Transforming Communities

The Libor Concerts

We are delighted to announce this ambitious new UK-wide project, funded by the Chancellor using LIBOR funds. Live Music Now will provide 700 interactive concerts for veterans of the armed forces and their dependents, all around the UK.


During World War II, violinist Yehudi Menuhin gave hundreds of performances for Allied troops. Following the War, together with Benjamin Britten, they performed for wounded soldiers, and for the survivors of the Bergen-Belsen concentration camp (shown above). These experiences at military hospitals inspired Menuhin that music has the power to heal, and so he created the charity Live Music Now (LMN), together with his friend Ian Stoutzker.


This project will combat isolation and loneliness for veterans and their dependents across the whole of the UK by organising 700 interactive singing and live music events. Each will include a concert and also some visits to individuals, for those confined to their rooms. The events will be spread evenly around the four English regions, and in Wales, Scotland and Northern Ireland (100 in each area). They will take place in care homes and communities in which veterans of the armed forces or their dependants are resident, working with care staff, supported by LMN’s trained professional musicians.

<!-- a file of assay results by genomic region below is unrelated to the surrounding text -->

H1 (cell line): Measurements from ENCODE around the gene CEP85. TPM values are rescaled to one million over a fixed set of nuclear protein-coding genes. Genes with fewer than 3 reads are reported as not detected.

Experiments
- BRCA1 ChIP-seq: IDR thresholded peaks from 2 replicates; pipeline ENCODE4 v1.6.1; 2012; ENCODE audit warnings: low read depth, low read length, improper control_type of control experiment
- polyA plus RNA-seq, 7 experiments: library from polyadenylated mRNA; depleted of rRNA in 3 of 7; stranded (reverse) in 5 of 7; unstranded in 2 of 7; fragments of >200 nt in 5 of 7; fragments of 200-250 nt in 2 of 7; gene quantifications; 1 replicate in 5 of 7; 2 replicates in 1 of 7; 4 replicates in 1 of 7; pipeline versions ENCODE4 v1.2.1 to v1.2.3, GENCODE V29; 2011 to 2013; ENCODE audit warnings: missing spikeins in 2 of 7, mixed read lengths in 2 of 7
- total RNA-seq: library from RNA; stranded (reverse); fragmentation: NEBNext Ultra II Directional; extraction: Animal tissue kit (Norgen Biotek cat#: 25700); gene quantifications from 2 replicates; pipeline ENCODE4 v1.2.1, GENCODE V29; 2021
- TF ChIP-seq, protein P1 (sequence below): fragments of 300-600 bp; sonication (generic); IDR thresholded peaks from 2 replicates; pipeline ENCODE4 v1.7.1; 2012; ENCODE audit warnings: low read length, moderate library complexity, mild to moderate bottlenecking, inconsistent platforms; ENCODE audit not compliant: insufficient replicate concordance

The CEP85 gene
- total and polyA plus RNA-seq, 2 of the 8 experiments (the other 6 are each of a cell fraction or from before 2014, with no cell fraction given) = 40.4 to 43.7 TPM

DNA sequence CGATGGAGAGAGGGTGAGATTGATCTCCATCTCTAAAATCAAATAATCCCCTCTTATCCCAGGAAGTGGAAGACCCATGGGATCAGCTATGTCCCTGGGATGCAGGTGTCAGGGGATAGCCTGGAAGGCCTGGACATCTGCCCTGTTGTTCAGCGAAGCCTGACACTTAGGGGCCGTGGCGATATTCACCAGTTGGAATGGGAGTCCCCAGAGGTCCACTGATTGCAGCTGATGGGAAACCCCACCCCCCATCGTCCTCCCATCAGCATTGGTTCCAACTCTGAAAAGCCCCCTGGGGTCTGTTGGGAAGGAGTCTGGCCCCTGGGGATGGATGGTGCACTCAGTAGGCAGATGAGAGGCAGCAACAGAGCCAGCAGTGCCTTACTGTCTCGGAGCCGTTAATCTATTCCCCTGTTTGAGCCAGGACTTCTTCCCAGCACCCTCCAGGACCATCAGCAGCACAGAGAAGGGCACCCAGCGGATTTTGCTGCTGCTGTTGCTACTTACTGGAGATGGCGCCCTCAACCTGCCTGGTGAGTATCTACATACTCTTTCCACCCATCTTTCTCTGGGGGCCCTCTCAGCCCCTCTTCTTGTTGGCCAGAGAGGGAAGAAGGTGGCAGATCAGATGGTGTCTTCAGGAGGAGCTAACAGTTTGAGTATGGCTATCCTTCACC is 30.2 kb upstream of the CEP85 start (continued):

“The difference to the quality of life of some of our residents cannot be measured. We have seen improvements in resident’s wellbeing, shown in increased sociability with staff and other residents, a general increase in ‘happiness’ and a decrease in agitation. This has been sustained in between sessions.” 

Manager, Wyatt Residential Care Home


“Music, amongst all the great arts, is the language which penetrates most deeply into the human spirit, reaching people through every barrier, disability, language and circumstance… This is why it has been my dream to bring music back into the lives of those people whose lives are especially prone to stress and suffering . . . so that it might comfort, heal and bring delight.”

Yehudi Menuhin


The Care Quality Commission has endorsed the work done by Live Music Now, and recommended that care homes consider an active music programme in order to address the questions asked by its inspectors. This LIBOR project will therefore support care homes themselves in meeting their own targets, and provide inspiration and practical tools for sustaining this work in the future.

“Creativity and innovation are key ingredients in outstanding care homes, and regular singing and live music activities can help care homes positively address all five key questions our inspectors ask of care homes. A key part of our strategy is encouraging improvement, which is just what Live Music Now does, hence the reason why I am so supportive.”

Andrea Sutcliffe, Chief Inspector, Care Quality Commission




A group of people in a recording studio, singing and clapping hands

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